December 18, 2023
BEIJING – The US-China Science and Technology Agreement, which was signed in 1979 and has been renewed every five years or so ever since, has facilitated cooperation to the benefit of both sides. But it has become the subject of controversy, with some Republican lawmakers adamant that it should be scrapped. They claim that it aids China’s technological and military rise and has failed to ensure a reciprocal relationship.
To mollify those opposing another renewal of the deal, the Joe Biden administration is seeking to renegotiate it with Beijing. In a speech at the Brookings Institution on Friday, US Ambassador to China Nicholas Burns said that he met with the Chinese minister of science and technology a couple of weeks ago in Beijing and the two sides had begun a discussion on whether or not to have a new agreement, and “what would be the issues involved”.
Despite admitting the agreement was “the bedrock” of Sino-US cooperation, Burns said the negotiations would be complicated as the agreement did not account for the latest science and technology advances. “It’s not a given that we are going to agree” on its renewal, he concluded.
Those in the US who oppose any new agreement claim that China exploits the agreement to carry out industrial espionage and the theft of the US’ scientific and commercial achievements. But such claims have been heard before and never been substantiated. Not to mention that it is the US that has been repeatedly caught engaging in such activities.
But to the prejudiced critics of the agreement it is China that is guilty of such skullduggery, to the extent that it has been the sole beneficiary of the deal. Yet the fact is that by establishing a set of principles for scientific exchanges and cooperative programs the agreement has been mutually beneficial. That the Biden administration is trying to renegotiate the deal rather than simply scrap it proves that, whatever the paranoid and hysterical voices in Congress may claim, the US has also gained from the agreement, and those of a more rational mind do not want to ditch cooperation in all technology and science-related areas with China.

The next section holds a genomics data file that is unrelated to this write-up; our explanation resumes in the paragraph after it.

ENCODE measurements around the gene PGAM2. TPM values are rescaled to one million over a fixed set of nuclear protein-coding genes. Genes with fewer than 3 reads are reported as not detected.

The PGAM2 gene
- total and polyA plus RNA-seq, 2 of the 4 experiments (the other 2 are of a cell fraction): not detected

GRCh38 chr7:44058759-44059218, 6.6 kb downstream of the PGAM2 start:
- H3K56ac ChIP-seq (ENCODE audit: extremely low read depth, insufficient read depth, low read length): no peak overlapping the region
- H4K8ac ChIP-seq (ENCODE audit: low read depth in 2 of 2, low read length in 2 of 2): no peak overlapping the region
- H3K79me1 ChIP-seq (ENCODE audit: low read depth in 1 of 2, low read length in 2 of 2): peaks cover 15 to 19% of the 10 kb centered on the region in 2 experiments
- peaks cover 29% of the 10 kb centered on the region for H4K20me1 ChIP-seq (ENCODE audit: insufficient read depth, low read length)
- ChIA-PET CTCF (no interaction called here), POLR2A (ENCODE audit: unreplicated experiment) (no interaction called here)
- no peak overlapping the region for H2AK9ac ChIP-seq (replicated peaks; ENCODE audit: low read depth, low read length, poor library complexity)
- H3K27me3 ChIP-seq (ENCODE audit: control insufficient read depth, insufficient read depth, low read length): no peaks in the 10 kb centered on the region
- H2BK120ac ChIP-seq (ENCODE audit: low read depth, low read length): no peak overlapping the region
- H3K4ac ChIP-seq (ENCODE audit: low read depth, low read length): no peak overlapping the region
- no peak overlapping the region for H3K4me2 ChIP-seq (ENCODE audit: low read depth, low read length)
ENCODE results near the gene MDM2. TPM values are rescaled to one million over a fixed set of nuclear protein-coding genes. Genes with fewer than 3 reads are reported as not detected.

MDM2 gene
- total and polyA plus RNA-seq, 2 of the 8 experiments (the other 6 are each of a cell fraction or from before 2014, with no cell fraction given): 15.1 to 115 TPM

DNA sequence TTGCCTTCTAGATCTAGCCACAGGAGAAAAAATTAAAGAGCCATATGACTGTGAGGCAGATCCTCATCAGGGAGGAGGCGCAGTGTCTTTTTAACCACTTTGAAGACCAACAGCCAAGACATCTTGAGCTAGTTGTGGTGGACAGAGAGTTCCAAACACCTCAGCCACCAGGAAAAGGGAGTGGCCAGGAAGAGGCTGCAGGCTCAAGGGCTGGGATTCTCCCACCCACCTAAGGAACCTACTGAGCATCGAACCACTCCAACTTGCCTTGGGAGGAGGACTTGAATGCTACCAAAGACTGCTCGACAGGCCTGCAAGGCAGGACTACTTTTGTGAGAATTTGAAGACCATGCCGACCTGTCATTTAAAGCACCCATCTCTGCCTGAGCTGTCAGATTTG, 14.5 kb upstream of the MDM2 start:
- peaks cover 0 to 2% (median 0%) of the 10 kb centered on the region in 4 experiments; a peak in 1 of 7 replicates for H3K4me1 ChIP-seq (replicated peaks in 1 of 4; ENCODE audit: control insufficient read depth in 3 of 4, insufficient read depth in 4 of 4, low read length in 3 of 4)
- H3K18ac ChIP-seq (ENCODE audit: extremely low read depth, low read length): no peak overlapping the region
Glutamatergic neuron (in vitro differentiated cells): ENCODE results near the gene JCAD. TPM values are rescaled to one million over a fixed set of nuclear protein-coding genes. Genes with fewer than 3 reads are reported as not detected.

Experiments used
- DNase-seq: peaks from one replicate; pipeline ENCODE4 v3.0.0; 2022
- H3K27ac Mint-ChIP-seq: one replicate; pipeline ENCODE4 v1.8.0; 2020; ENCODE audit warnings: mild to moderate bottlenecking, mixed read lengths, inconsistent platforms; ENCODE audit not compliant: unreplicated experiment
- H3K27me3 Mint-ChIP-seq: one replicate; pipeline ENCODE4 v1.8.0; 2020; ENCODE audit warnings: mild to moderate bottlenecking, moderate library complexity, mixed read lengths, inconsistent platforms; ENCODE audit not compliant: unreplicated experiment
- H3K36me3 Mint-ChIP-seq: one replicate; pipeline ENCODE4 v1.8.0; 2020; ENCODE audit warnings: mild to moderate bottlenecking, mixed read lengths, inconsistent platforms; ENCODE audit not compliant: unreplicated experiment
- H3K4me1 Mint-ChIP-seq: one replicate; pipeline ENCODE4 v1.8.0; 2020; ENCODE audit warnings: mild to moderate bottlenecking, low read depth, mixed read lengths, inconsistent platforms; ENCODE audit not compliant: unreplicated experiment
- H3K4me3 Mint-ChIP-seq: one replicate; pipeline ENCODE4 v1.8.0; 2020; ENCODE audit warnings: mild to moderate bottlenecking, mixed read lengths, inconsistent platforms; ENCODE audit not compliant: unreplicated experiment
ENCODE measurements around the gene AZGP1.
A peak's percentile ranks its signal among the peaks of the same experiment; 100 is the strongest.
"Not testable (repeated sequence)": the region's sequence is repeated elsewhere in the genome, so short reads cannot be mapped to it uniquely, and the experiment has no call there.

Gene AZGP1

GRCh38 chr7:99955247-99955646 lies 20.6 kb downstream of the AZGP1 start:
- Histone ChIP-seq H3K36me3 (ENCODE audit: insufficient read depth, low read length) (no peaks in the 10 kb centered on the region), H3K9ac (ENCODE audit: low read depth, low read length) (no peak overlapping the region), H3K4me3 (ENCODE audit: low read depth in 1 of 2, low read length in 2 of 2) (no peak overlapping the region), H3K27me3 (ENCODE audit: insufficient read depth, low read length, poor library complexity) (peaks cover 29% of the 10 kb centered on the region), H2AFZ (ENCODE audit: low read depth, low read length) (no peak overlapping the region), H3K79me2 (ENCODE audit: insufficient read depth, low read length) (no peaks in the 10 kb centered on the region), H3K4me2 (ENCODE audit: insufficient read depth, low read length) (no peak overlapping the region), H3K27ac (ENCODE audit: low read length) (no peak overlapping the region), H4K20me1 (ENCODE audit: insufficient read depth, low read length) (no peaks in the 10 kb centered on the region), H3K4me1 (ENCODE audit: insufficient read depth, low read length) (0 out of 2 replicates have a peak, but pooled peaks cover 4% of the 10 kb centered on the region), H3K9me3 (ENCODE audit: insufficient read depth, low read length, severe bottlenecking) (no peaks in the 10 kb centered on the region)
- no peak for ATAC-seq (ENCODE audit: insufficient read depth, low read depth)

Nor does the Biden administration want to spoil the upturn in ties generated by the recent talks between the leaders of the two countries in San Francisco, which has helped stabilize relations between the two sides to some degree.
At that meeting, the two leaders agreed that an intergovernmental dialogue mechanism on artificial intelligence should be established. No doubt such a mechanism could be put in place for other areas in which the two sides have concerns.
It is important that an agreement is reached as it is clear that with many in Washington lack a correct understanding of China and unwilling to look at the country’s development objectively, the “bedrock” of the agreement is needed more than ever. Not just to ensure the two countries can continue to cooperate but to inject some more needed confidence that the world is still heading in the right direction.